Definitions

from The American HeritageĀ® Dictionary of the English Language, 4th Edition

  • n. A unit of volume or capacity in the U.S. Customary System, used in dry measure and equal to 4 pecks, 2,150.42 cubic inches, or 35.24 liters.
  • n. A unit of volume or capacity in the British Imperial System, used in dry and liquid measure and equal to 2,219.36 cubic inches or 36.37 liters. See Table at measurement.
  • n. A container with the capacity of a bushel.
  • n. Informal A large amount; a great deal: We have bushels of time, so relax.
  • transitive v. To alter or mend (clothing).

from Wiktionary, Creative Commons Attribution/Share-Alike License

  • n. A dry measure, containing four pecks, eight gallons (36.4 L), or thirty-two quarts.
  • n. A vessel of the capacity of a bushel, used in measuring; a bushel measure.
  • n. A quantity that fills a bushel measure; as, a heap containing ten bushels of apples.
  • n. A large indefinite quantity.

from the GNU version of the Collaborative International Dictionary of English

  • n. A dry measure, containing four pecks, eight gallons, or thirty-two quarts.
  • n. A vessel of the capacity of a bushel, used in measuring; a bushel measure.
  • n. A quantity that fills a bushel measure.
  • n. A large indefinite quantity.
  • n. The iron lining in the nave of a wheel. [Eng.] In the United States it is called a box. See 4th Bush.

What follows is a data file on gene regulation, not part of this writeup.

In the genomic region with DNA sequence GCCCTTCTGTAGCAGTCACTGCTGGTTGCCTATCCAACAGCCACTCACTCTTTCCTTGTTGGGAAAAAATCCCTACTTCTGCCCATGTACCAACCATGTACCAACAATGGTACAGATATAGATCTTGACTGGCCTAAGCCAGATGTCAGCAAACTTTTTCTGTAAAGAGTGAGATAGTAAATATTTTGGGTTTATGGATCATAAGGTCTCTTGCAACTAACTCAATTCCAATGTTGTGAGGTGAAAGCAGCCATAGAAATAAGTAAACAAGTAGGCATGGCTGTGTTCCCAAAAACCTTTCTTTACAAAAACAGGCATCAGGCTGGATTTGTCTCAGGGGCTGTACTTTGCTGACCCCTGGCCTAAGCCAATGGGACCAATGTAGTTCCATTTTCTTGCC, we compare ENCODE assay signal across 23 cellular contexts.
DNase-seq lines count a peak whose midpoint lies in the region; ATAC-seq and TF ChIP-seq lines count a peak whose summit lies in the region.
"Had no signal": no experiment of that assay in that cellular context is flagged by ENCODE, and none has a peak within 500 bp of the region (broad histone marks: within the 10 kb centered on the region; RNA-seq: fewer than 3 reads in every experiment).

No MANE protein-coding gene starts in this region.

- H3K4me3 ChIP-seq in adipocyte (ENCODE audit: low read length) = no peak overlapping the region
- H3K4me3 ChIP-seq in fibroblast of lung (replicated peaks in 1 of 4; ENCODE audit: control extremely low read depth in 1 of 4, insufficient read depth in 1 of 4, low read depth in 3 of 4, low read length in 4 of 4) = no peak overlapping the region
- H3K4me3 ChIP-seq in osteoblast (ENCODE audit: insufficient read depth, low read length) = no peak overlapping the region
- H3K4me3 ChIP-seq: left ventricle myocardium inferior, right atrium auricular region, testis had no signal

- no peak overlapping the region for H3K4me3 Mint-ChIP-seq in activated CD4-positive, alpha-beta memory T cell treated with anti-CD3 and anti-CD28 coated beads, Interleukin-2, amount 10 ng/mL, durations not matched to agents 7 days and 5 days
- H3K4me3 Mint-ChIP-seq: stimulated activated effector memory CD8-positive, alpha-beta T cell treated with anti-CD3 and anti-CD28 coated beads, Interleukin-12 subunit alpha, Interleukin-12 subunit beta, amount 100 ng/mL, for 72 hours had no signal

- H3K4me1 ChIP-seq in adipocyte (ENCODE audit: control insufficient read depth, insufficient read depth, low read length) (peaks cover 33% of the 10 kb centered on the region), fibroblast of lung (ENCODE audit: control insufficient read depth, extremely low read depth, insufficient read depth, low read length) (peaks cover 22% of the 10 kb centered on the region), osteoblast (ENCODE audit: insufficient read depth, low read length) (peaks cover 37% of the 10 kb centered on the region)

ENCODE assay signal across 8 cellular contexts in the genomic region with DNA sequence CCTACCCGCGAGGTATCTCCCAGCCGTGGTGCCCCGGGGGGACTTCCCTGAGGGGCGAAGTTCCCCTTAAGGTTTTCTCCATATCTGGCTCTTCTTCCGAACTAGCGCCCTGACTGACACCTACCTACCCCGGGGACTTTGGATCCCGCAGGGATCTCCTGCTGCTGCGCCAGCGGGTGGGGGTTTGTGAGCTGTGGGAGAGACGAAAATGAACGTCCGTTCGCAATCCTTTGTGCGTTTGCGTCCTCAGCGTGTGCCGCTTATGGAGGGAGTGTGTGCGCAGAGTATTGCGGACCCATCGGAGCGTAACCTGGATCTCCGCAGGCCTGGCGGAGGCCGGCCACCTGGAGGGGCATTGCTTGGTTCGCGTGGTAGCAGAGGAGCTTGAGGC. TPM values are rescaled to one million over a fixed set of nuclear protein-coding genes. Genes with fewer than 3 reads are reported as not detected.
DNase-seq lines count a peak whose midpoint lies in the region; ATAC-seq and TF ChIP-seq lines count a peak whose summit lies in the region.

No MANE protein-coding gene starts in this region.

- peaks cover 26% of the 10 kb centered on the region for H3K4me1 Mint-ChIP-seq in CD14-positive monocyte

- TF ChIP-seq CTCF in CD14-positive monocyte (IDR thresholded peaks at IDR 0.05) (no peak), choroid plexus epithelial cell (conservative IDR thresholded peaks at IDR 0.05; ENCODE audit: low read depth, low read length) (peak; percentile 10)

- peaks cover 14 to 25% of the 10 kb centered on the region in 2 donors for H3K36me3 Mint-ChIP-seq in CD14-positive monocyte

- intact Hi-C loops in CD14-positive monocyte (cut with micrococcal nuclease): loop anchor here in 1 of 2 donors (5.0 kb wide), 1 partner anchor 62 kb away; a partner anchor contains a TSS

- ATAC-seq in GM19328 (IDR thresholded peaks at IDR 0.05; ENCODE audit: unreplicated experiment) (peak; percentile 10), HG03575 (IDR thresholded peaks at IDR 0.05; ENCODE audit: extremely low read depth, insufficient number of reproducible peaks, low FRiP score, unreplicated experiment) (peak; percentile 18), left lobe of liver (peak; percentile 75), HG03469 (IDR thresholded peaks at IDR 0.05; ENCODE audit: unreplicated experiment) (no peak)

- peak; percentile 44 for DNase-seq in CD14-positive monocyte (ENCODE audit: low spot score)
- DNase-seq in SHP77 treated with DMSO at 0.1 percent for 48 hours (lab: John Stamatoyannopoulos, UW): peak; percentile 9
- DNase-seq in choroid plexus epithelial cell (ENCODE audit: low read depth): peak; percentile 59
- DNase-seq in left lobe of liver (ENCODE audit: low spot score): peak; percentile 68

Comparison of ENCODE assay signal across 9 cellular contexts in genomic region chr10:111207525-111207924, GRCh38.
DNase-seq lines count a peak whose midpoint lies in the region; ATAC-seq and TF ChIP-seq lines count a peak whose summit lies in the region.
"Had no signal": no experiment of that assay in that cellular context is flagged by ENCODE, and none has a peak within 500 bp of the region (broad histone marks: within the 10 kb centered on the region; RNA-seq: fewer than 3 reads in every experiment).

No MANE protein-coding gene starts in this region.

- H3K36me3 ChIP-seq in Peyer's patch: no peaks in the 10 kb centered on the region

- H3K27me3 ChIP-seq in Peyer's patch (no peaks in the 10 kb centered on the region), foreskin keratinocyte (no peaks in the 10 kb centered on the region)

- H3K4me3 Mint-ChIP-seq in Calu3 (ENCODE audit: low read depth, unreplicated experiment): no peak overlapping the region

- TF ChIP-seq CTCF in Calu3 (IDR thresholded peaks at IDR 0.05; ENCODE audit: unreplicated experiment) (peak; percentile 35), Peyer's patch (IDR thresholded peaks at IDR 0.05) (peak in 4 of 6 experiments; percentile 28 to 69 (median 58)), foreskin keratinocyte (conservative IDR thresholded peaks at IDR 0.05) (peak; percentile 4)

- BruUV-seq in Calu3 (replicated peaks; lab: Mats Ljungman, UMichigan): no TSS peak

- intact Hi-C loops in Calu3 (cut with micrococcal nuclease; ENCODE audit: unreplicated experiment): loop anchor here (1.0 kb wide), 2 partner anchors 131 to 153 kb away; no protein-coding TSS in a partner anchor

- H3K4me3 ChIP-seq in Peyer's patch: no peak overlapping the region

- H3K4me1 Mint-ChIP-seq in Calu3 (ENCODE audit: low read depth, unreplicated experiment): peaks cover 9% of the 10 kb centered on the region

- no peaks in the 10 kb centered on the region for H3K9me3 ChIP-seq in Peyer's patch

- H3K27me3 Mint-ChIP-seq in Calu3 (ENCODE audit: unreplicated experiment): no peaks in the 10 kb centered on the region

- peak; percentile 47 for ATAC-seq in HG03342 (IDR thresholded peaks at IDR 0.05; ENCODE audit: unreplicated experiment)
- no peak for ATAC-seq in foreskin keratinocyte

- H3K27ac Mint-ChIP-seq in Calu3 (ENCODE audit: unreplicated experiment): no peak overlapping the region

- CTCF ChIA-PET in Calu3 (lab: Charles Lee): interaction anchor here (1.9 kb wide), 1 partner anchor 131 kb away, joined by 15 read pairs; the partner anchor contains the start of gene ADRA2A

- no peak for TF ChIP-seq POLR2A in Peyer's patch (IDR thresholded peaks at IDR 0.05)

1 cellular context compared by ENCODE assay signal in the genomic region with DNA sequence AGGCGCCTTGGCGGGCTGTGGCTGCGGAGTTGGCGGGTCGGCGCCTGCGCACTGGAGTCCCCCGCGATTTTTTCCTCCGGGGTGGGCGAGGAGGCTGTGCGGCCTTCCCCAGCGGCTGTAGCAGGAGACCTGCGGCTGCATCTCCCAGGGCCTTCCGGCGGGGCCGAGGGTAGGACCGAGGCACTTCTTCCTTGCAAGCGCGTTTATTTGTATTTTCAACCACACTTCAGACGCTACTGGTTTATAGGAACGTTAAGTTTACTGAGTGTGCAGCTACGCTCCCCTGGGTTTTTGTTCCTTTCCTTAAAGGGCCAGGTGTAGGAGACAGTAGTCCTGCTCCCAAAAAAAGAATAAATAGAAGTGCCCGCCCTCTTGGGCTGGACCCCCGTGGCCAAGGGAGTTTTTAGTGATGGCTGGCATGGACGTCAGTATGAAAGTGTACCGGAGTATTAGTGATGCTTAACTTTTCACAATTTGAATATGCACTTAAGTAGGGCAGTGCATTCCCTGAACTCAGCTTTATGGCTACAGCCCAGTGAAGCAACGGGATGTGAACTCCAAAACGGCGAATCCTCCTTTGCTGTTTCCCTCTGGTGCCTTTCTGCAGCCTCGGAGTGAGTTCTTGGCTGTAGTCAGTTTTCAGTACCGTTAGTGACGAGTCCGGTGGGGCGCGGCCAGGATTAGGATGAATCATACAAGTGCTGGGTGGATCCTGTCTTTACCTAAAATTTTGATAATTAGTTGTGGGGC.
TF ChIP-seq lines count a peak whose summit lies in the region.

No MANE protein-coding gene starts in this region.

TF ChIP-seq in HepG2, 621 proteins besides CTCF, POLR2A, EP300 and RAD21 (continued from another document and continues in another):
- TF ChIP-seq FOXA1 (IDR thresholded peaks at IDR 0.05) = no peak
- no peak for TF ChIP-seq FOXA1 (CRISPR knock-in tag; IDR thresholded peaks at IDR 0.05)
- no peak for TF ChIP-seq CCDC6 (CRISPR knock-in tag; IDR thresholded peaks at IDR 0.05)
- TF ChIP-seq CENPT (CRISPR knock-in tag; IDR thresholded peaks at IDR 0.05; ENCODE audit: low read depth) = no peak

• v. To mend or repair, as men's garments; to repair garments.

from The Century Dictionary and Cyclopedia

  • To mend, as a man's garment; repair men's garments.
  • n. A dry measure, containing 8 gallons or 4 pecks.
  • n. A vessel of the capacity of a bushel.
  • n. An indefinitely large quantity. [Colloq.]
  • n. Same as bush, 2. [U. S.]

from WordNet 3.0 Copyright 2006 by Princeton University. All rights reserved.

  • n. a British imperial capacity measure (liquid or dry) equal to 4 pecks
  • n. a United States dry measure equal to 4 pecks or 2152.42 cubic inches
  • v. restore by replacing a part or putting together what is torn or broken

Etymologies

Middle English, from Anglo-Norman bussel, variant of Old French boissiel, from boisse, one sixth of a bushel, of Celtic origin.
Probably from German bosseln, to do odd jobs, alteration (perhaps influenced by bosseln, to emboss) of basteln, to rig up, mend, probably from Bast, bast fiber (used to make rope), from Middle High German bast, from Old High German.
(American Heritage® Dictionary of the English Language, Fourth Edition)
From Old French boissel (compare French boisseau), from boisseĀ ("grain measure"), of Gaulish origin. (Wiktionary)

Examples

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  • A small dam. --Dr. Jamieson's Scottish Dictionary and Supplement, 1841.

    May 26, 2011